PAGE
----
Today, we’re celebrating an anniversary – it has been exactly one year since we released our first SLA resin! So far, we have launched Prusament Resin Tough, a material perfectly suitable for extremely fast, detailed and reliable 3D printing of visual models such as action figures, busts, prototypes, casting molds, etc. With the launch of our first resin, safety was the highest priority along with extremely high reactivity and resolution. However, we feel that resin safety issues are not stressed enough among the users and we would like to address the issues such as: What are stereolithographic resins, what are their health hazards and what can be done to increase safety?
With this article, we take our chance to enlighten you on some critically important aspects. Also, you can check out the advantages of using our resins over the competition’s.
A little bit of chemistry at the beginning
First, we need to clarify some basic chemical concepts of how stereolithography resins actually work and what their composition is. This brief lecture is necessary to fully understand the issues we are addressing not only in this article but also during your work with the resin. Buckle up, here comes the chemistry.
The most common chemical mechanism for the solidification of liquid stereolithography resin into solid objects is a process called radical photopolymerization which is triggered by light of a certain wavelength penetrating into the resin through the LCD. After the light absorption by photoinitiator molecules, initiating species are formed. These species are called radicals and initiate chain growth polymerization via attacking the double bonds in monomer molecules. In consequent reactions, monomers are linked together through the double bonds forming the polymer network and solid objects (schematically depicted in Fig. 1). This process is repeated layer by layer during 3D printing. The most common and the most reactive monomers might be found among the acrylates, methacrylates, or acrylamides. Various photopolymer structures are formed based on the number of reactive groups per monomer molecule, from linear photopolymer chains to densely cross-linked photopolymer networks. The group of possibly used photoinitiators is equally extensive and their description is beyond the purpose of this article.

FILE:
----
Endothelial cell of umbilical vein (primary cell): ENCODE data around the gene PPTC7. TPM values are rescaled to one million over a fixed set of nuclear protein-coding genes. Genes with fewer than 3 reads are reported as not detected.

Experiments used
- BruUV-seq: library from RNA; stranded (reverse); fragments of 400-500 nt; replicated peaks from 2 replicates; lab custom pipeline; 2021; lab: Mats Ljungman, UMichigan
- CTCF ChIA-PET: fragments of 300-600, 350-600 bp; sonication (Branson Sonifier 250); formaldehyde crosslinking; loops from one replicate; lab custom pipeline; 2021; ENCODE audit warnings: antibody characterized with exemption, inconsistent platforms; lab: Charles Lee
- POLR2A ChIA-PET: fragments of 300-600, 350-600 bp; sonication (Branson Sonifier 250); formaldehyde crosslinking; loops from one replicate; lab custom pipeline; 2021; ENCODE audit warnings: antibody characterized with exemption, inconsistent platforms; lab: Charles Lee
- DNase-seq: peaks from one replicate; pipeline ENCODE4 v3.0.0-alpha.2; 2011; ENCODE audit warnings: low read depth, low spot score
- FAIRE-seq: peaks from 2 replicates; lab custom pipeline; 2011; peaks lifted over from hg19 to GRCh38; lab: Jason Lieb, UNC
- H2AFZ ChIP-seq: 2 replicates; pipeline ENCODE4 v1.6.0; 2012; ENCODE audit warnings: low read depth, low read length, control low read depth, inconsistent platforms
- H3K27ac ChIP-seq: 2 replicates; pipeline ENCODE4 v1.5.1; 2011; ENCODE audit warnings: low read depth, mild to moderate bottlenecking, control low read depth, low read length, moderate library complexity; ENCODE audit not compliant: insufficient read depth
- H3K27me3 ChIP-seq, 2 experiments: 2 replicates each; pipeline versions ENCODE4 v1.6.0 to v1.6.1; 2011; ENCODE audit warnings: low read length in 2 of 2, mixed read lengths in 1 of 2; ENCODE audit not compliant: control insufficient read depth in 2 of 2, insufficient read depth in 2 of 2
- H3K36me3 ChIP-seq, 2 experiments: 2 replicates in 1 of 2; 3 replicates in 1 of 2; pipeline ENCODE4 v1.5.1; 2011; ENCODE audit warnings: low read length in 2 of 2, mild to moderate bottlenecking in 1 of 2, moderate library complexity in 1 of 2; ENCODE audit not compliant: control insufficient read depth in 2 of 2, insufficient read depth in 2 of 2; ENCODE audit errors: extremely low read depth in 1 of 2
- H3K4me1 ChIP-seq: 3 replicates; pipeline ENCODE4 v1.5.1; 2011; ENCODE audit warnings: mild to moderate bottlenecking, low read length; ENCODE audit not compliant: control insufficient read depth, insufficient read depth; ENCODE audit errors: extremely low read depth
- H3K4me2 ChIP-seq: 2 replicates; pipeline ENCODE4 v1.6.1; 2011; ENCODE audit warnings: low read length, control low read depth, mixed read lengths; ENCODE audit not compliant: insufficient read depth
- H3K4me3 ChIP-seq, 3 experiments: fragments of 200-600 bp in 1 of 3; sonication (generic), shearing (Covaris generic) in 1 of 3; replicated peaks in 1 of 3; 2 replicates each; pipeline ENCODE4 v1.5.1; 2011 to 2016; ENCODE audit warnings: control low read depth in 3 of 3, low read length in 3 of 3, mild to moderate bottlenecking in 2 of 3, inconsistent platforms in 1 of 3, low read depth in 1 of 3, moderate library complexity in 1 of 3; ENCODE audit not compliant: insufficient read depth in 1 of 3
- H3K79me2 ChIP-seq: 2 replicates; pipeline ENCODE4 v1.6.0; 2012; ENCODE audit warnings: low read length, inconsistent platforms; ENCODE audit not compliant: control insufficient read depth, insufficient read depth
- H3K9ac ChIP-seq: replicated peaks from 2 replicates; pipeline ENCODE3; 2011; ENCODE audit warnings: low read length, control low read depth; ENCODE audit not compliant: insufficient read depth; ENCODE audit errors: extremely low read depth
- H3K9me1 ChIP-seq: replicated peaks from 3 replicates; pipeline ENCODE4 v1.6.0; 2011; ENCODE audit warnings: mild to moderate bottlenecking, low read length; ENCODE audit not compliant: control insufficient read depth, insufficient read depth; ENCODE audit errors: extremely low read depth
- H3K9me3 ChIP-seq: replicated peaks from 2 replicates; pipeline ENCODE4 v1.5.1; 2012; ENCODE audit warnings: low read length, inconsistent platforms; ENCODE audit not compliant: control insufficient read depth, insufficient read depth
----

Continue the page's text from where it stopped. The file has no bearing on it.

Fig. 1: Schematic depiction of chain growth photopolymerization
While monomers and photoinitiators contribute mainly to reactivity, mechanical properties and toxicology, resins also contain other important chemical components such as pigments or dyes, fillers, stabilizers and additives required for overall performance. These components need to be perfectly balanced. In our raw materials choosing process, three main criteria need to be met in order to introduce a quality product: extremely high reactivity of the resin, suitable mechanical properties which you are looking for, and lowest possible toxicity.
Health hazards of the stereolithography resins
To obtain a little perception about resin toxicity, we introduce you to a system called Globally Harmonized System of Classification and Labelling of Chemicals (GHS) which covers the classification of the chemicals substances and mixtures, universal warning pictograms, and harmonized safety data sheets. Pictograms below should be the first sign of the resin hazard and visibly labeled on the bottle for your caution. While some of the pictograms might be irrelevant for the stereolithography resins, such as GHS01 or GHS04, the rest might appear on common resins.
It needs to be stressed that resin hazard classification depends on the substances used and their concentrations. And note that the hazard of the liquid resin is usually higher than the hazard of the printed and post-cured resin. A complete list of Hazard (Physical, Health and Environmental) can be found here while Precautionary statements can be found here. Safety data sheets further define a list of hazards and precautions for your resin.
Some of the usual suspects
Stereolithography resin could contain a large number of dangerous chemical substances. For your precaution and warning, we have picked some of the most common chemical substances posing a risk to human health. Note that the following chemicals are being used in tough resins on a regular basis so it might be time to start paying very close attention to safety data sheets and safe resin handling!